The BID Learning Network invites you to watch a webinar panel discussion on “The Design, Development and Deployment of an Electronic Immunization Registry in Vietnam: Reflections, Guidance and Global Comparison.” The Introducing Digital Immunization information systems – Exchange And Learning from Vietnam (IDEAL-Vietnam) is a PATH project funded by the Bill & Melinda Gates Foundation which has been working closely with Vietnam’s Ministry of Health in facilitating a successful transition from paper records to a completely paperless immunization record system.
Since 2014, the BID Learning Network (BLN) has hosted learning exchanges, webinars, system demonstrations, and rich dialogues about digital and data solutions as a collaborative, country-owned peer learning network. Recently, the BLN expanded its scope to provide a set of holistic services that leverage our deep expertise, and those of partners on the design, implementation, and scale-up of digital and data solutions for routine health data. Our expanded commitment to peer learning will include advisory, capacity building, and knowledge management services for countries hoping to improve their own health information systems.
The BID Learning Network (BLN)/Gavi Data Quality and Use (DQU) Collaborative convened a meeting between July 24-26, 2019 in Lusaka, Zambia. It was attended by 25 participants, including immunization data managers from Burkina Faso, Cameroon, Liberia, Malawi, Mozambique, The Gambia, Uganda, and Zambia. This post includes the full meeting reports, including French and English translations.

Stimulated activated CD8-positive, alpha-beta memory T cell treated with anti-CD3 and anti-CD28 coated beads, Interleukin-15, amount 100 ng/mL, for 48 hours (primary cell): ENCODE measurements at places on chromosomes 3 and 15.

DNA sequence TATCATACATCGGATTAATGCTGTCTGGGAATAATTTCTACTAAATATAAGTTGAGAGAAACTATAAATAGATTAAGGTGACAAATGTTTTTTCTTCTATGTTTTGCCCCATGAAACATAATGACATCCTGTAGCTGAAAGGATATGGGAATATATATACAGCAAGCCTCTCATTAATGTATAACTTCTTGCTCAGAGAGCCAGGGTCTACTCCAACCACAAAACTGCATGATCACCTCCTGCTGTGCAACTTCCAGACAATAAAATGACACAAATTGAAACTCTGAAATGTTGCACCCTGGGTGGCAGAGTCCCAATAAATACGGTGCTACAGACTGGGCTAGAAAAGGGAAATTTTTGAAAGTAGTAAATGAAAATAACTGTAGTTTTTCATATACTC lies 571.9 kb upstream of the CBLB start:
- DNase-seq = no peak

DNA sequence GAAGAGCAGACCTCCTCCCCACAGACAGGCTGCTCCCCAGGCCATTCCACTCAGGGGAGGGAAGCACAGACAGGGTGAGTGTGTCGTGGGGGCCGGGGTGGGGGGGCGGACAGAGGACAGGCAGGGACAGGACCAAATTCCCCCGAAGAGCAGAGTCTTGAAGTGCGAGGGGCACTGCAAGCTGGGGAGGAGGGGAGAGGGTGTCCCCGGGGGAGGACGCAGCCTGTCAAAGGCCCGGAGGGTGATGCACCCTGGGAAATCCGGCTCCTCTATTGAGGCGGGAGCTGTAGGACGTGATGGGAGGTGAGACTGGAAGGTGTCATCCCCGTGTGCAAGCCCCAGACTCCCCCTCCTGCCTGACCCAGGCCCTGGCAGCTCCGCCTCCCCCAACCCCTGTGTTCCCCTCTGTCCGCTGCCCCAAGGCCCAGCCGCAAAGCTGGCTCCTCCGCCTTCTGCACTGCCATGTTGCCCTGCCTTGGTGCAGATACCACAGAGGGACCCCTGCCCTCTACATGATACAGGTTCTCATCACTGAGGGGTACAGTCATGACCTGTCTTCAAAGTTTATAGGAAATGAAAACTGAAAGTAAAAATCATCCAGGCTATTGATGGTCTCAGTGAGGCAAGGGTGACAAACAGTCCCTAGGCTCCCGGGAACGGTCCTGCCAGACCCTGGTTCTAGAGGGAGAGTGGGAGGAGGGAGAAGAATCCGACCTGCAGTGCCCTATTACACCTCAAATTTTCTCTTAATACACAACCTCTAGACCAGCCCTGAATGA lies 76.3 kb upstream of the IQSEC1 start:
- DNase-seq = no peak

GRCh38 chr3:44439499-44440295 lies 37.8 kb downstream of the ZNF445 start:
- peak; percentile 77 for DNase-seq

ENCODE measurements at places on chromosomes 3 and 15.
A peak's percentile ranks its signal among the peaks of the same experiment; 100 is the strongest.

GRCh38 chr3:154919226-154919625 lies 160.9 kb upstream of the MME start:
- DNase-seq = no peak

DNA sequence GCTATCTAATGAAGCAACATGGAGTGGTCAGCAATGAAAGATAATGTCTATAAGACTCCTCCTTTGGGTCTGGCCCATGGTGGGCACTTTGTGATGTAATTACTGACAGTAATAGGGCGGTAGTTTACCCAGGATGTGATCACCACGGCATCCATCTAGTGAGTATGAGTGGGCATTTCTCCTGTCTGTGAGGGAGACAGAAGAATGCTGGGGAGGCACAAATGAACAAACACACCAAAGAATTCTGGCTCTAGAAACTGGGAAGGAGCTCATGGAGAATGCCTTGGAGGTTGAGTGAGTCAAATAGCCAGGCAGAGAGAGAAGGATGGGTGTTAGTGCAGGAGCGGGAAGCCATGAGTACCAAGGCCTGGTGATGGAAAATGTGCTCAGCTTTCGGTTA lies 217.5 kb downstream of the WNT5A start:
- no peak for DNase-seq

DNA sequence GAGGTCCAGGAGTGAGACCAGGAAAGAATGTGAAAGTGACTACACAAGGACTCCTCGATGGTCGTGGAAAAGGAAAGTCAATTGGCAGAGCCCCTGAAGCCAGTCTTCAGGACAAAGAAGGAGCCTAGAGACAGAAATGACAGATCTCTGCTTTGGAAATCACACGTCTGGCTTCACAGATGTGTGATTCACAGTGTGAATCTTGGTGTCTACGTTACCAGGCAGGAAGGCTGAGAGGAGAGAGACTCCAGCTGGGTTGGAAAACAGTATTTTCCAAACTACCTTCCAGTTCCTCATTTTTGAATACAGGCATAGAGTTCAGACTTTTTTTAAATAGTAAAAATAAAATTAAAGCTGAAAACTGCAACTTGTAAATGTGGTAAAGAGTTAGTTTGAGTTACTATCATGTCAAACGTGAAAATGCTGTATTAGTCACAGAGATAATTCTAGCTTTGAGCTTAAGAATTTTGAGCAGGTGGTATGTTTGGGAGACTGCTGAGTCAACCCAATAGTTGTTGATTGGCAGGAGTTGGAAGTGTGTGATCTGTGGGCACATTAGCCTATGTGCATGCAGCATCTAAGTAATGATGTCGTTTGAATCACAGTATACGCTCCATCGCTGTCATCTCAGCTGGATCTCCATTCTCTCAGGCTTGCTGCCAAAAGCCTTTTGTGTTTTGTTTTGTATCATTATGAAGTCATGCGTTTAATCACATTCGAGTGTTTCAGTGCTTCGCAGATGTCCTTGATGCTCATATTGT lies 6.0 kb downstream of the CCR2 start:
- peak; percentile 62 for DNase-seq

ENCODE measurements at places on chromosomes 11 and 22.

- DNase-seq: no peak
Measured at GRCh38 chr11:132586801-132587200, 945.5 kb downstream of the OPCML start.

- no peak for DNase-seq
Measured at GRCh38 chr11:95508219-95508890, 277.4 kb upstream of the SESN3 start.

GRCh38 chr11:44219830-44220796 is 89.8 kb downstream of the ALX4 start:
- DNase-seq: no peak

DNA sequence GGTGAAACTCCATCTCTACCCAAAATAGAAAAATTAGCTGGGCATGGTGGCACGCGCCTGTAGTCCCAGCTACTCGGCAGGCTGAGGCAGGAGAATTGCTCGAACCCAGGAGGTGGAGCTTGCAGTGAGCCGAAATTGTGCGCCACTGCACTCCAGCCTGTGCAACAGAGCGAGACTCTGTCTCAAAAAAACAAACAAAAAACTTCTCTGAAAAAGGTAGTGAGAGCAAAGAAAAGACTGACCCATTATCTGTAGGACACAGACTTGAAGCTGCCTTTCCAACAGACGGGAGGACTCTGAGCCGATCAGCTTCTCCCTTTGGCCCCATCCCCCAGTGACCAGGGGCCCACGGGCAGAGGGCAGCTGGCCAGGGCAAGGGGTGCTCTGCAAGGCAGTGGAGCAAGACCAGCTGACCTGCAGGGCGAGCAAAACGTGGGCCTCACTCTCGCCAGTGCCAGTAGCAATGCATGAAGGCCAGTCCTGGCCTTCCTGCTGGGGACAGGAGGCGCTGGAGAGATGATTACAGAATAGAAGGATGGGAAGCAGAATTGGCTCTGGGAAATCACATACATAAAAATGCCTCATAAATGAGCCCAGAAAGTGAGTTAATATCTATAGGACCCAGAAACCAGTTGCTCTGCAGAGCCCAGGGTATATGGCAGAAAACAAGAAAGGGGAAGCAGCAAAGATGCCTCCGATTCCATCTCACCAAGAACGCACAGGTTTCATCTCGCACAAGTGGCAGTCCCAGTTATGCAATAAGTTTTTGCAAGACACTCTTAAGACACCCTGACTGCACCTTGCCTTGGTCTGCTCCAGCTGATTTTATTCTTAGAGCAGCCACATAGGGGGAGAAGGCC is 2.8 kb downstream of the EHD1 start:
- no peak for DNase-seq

The governments of Tanzania and Zambia identified key data-related challenges affecting immunization service delivery including identifying children due for vaccines, time-consuming data entry processes, and inadequate resources. To address these challenges, since 2014, the countries have partnered with PATH’s Better Immunization Data (BID) Initiative to design and deploy a suite of data quality and use interventions. Two key aspects of the interventions were an electronic immunization registry and tools and practices to strengthen a culture of data use. As both countries deployed the interventions, three distinct changes in data use emerged organically. This article provides a detailed summary of these three phases or waves, based mostly on qualitative data or observation: (1) strengthening data collection using new data collection tools and processes and increasing efficiency of health workers; (2) improving data quality regarding accuracy and completeness; and (3) increasing use of data to take action to strengthen their work and for programmatic decision making. These waves clearly demonstrated the growing ability of health workers to move from data collectors to data analyzers who began to focus on the data quality and then the value of using the data in their day-to-day activities. For the full article, visit Global Health: Science and Practice.
The BID Learning Network (BLN)/Gavi Data Quality and Use (DQU) Collaborative convened a meeting between July 24-26, 2019 in Lusaka, Zambia. It was attended by 25 participants, including immunization data managers from Burkina Faso, Cameroon, Liberia, Malawi, Mozambique, The Gambia, Uganda, and Zambia. This post includes presentations from the meeting.
The BID Learning Network invites you to view a webinar presentation titled “Cultivating a Data Use Culture: Lessons Learned from the BID Initiative.” Global and national stakeholders have acknowledged that routine immunization programs face significant challenges related to the collection, availability, and use of data for planning, management, and improvement of program performance. To address these critical data challenges, the BID Initiative worked with the governments of Tanzania and Zambia, to introduce a suite of interventions at facility and district levels.